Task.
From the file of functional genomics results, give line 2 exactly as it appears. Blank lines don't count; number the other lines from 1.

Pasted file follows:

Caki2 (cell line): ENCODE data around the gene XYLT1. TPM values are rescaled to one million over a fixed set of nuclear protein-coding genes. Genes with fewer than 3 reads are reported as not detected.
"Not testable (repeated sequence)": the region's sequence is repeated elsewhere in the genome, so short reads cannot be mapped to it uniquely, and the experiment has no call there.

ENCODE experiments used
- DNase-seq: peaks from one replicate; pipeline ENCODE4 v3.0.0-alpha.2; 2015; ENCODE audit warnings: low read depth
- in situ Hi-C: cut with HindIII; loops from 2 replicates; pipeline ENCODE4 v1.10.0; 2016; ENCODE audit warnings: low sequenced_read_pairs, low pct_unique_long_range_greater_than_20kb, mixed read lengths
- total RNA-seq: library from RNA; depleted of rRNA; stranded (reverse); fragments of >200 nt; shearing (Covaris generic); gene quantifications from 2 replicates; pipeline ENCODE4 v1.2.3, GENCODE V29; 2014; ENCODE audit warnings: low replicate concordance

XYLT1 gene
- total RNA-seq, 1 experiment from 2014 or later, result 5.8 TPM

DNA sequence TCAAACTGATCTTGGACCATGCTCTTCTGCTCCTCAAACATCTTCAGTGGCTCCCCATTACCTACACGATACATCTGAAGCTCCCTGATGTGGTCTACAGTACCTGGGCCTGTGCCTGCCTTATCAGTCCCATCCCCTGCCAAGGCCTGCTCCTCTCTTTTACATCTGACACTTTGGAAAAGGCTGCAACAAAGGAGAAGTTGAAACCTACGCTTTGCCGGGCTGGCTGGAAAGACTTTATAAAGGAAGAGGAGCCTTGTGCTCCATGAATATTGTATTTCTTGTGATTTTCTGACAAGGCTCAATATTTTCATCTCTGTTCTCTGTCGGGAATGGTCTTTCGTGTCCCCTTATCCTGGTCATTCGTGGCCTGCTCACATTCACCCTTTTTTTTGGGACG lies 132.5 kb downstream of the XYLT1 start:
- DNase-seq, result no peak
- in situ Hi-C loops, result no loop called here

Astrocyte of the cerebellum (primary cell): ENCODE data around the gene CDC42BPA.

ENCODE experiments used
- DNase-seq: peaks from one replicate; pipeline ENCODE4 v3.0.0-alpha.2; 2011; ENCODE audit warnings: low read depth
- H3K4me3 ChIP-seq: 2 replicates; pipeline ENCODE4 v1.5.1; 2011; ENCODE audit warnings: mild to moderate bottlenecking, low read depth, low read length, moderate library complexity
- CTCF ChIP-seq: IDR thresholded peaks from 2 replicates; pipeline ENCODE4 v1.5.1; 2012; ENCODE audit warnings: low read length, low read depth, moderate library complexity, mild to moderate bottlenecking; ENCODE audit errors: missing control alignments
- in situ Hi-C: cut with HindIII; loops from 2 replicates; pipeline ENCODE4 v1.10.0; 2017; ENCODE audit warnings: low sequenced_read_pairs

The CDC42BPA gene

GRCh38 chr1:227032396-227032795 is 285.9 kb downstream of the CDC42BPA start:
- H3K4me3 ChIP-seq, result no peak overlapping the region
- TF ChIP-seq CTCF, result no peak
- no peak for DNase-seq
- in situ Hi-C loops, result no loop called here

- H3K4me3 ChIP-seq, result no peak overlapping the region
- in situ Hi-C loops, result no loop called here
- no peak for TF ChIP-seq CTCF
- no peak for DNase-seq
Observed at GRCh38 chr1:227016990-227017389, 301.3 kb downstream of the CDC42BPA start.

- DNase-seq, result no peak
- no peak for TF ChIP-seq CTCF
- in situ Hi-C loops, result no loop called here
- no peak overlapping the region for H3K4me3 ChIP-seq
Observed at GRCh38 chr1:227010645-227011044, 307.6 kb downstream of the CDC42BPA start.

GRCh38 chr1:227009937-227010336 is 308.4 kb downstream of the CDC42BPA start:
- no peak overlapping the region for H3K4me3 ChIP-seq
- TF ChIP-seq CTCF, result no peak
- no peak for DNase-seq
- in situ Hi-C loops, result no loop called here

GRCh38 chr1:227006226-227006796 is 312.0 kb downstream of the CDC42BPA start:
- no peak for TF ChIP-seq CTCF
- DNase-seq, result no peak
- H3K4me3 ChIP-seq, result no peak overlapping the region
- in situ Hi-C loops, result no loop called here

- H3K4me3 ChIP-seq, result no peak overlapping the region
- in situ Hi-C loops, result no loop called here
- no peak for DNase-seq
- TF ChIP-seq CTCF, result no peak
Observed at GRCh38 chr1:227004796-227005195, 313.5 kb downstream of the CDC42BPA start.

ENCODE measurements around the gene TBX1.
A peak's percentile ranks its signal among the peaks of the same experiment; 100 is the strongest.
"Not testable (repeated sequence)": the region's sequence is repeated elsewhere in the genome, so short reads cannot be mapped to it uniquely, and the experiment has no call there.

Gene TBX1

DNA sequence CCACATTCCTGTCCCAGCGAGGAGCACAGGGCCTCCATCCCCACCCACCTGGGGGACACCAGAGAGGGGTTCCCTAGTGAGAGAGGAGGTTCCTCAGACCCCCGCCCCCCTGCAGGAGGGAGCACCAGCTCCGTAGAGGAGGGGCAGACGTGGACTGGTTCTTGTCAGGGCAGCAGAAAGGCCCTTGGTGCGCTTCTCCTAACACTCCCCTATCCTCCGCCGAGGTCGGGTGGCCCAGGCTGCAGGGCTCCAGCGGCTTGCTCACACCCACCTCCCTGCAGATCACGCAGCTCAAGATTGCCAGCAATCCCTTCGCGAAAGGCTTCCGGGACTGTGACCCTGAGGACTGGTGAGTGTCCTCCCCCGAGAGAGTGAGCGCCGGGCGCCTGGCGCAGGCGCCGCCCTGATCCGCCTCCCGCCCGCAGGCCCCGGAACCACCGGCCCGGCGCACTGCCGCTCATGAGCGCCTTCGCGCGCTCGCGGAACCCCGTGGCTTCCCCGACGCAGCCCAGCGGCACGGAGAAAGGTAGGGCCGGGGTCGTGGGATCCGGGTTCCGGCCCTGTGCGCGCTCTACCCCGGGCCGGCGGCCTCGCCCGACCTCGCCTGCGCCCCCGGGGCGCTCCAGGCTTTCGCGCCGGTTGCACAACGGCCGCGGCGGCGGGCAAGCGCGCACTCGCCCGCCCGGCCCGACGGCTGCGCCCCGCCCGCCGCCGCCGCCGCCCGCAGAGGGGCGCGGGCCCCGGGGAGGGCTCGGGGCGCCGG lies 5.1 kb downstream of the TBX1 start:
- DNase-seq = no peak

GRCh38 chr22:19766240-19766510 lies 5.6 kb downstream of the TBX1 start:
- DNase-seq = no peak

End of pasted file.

"Not testable (repeated sequence)": the region's sequence is repeated elsewhere in the genome, so short reads cannot be mapped to it uniquely, and the experiment has no call there.